When conditions return to favorable for growth, i.e. temperatures rise or water is added, the grass will green back up. However, grass can only remain in a dormant state for so long without dying. Extensive periods of drought that last more than a few weeks will cause patches of dead grass in the lawn.
Watering Too Much or Too Little
Both overwatering and underwatering the grass can cause brown patches on the lawn.
If you add too much water to your lawn, the saturated turf can suffocate the grass’ root system. Excessive moisture in the lawn will also encourage the development of fungal lawn disease. Additionally, if you water too frequently, this encourages the grass to grow shorter roots, weakening the plants against stress. All of these conditions can cause brown patches of dead grass.
On the other hand, if you don’t water your lawn enough, this too will cause brown patches on the lawn. As we’ve just explained, periods of drought trigger the grass to enter a state of dormancy.
If you mow the grass too regularly or too short, or use dull mower blades, these improper mowing practices can cause brown patches in the lawn.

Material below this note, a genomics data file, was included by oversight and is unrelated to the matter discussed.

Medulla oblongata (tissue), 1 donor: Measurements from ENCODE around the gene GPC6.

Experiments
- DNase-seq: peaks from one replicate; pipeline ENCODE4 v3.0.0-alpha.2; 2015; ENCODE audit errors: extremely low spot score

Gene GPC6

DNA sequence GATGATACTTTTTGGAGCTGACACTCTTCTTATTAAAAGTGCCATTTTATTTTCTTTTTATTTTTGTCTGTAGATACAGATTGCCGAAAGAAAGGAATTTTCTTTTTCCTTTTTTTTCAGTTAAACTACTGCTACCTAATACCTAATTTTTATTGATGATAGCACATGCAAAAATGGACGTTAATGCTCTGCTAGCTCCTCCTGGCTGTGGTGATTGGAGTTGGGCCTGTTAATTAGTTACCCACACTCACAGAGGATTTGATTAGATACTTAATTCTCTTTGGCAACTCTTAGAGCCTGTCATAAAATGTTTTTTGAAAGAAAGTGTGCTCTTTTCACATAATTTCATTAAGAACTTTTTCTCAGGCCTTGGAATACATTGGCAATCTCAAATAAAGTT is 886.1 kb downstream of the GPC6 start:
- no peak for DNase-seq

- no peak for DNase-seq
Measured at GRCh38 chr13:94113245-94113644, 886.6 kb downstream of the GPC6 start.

All grass types have their own recommended cutting height range for optimum grass health. If you cut your grass too short for its species, the grass is more vulnerable to disease and becoming burnt. Mowing too short will also encourage the grass to grow shorter roots, which further weakens your lawn against stressful conditions. These issues can also arise if you take off too much of the grass’ height in one go. As a result, patches of dead grass may form throughout the lawn.
Another issue associated with improper mowing is to mow with dull or damaged mower blades. When mower blades are dull, they aren’t able to get a clean cut on the grass; instead, the mower has more of a tearing action on the grass. This too may cause brown spots on the lawn.
Soil Compaction in Lawn
If your soil becomes overly compact, grass will struggle to grow in the areas of compaction.
Soil compaction occurs naturally over time from usage of the lawn and other external conditions like the weather. Compaction is another term for when the soil becomes hard from the soil’s particles being pushed together; when the particles get pushed together, this pushes out spaces and pockets in the turf.